Notes from the casebook of Detective Ivan Toonow...
The scene: the desk of ace salesperson Myrtle Beech
The suspects: Myrtle, her sales manager Pierre Groop, and the CFO, C. Ash Mann.
The crime: Myrtle closed the biggest sale of the year last month, an order of 10,000 macro-widgets at a selling price of $100 each (yes folks, that's a million dollar order right there). She wrote this up as having a gross margin of $250,000. Pierre approved the sale. Now, however, on reviewing sales reports, it turns out that the unit landed cost was $99.55, yielding a gross margin ($4,500) less than the included freight cost.
The cause: well, that depends on whose story you believe.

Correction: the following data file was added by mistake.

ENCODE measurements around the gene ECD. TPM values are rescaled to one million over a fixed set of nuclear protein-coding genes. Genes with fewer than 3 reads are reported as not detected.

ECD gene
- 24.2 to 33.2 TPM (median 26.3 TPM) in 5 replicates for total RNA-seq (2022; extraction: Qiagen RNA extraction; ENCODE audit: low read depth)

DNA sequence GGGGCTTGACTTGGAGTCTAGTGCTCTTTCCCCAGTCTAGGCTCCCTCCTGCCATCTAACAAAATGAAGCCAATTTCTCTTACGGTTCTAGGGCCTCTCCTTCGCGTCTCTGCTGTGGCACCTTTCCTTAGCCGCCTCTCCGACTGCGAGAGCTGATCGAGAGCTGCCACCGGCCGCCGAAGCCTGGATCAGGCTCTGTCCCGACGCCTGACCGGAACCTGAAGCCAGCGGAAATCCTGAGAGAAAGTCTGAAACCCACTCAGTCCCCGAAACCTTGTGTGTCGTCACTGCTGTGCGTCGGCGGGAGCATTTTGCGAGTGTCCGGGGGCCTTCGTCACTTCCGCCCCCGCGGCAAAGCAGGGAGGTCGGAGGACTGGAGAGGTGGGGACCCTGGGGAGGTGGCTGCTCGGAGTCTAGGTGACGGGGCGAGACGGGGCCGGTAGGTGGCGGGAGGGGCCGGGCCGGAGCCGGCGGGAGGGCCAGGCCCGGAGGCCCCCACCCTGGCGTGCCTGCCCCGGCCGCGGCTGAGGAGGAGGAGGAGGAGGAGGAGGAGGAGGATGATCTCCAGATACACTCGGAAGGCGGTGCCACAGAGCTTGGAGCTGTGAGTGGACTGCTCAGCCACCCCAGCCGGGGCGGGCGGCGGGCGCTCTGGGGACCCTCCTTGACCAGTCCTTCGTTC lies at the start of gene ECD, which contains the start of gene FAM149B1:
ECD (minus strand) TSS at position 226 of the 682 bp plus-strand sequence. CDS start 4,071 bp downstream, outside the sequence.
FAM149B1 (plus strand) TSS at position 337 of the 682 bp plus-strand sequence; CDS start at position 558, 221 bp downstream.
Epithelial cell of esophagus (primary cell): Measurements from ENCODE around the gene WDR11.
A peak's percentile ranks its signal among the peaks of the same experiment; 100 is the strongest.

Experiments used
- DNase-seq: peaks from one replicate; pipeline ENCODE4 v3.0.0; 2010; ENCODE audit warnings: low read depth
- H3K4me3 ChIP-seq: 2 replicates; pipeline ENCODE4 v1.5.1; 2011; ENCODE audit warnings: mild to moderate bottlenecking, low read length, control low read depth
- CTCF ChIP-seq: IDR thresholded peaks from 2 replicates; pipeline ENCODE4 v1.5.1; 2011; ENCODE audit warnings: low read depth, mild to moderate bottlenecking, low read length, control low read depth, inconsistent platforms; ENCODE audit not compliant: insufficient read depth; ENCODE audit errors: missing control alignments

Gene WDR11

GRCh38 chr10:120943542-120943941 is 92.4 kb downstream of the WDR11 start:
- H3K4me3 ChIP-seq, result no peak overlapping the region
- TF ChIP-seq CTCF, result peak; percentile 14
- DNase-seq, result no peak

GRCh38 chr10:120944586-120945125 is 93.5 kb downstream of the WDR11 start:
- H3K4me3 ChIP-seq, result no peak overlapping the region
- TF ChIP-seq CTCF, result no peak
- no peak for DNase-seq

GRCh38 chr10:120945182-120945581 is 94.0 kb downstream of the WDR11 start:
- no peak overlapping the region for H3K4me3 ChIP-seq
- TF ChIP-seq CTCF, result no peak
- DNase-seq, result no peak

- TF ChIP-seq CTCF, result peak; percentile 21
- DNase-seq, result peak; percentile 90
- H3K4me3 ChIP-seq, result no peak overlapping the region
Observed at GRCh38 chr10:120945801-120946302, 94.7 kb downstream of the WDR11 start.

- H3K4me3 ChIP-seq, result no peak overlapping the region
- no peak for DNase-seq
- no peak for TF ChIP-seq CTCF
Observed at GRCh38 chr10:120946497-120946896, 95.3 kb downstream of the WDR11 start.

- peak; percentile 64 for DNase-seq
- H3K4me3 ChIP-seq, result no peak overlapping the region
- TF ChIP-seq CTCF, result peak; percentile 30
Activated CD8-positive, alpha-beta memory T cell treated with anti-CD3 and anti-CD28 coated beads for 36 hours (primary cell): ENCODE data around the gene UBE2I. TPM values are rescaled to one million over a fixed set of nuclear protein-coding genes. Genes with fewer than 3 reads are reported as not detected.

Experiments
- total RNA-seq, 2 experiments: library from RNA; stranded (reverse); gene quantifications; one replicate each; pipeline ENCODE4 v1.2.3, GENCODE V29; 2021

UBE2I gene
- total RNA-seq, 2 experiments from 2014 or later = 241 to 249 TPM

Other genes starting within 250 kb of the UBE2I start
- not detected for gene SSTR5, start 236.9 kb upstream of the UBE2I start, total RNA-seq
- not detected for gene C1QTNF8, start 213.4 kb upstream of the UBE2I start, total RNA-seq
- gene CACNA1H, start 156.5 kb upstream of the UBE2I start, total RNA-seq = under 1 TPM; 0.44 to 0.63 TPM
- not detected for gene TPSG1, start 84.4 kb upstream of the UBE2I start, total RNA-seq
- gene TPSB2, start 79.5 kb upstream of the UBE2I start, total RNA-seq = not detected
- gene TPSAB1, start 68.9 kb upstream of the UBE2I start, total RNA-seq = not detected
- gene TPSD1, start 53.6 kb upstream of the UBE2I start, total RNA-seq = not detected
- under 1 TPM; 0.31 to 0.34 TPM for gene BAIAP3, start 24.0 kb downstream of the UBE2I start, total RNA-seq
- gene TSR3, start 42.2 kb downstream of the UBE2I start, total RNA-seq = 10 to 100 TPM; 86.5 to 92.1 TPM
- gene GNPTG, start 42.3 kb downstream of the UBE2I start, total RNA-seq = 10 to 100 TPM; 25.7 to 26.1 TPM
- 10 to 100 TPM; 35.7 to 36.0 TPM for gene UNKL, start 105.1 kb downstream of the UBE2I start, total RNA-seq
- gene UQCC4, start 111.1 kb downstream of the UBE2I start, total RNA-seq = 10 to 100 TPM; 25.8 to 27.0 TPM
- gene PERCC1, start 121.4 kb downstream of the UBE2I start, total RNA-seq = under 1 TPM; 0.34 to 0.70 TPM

Myrtle: "I looked up the cost in our system when I entered the order, and it said $75."
Pierre: "I too looked up the cost before approving this order, and it was $75."
C. Ash: "Look right here, on-screen, it shows a cost of $99.55."
Myrtle: "The software must be defective, I know for sure I saw $75."
Detective's conclusion: Myrtle's right, folks - the guilty party here is your software. That's because you have system that allows you to alter transactions after the fact. Someone originally received these items at $75. Later on, they realized that they'd made an entry error and fixed it, and then finally after month end another person realized they'd not factored in duty and brokerage, so they just altered the purchase transaction retroactively yet again.
To avoid, this, implement a proper distribution inventory software system, and implement it properly. The reason for this post is to emphasize that, as a business grows, the need for controls becomes more apparent, as does the value of setting up clear, coherent and appropriate procedures and training staff properly - preferably before you start losing money!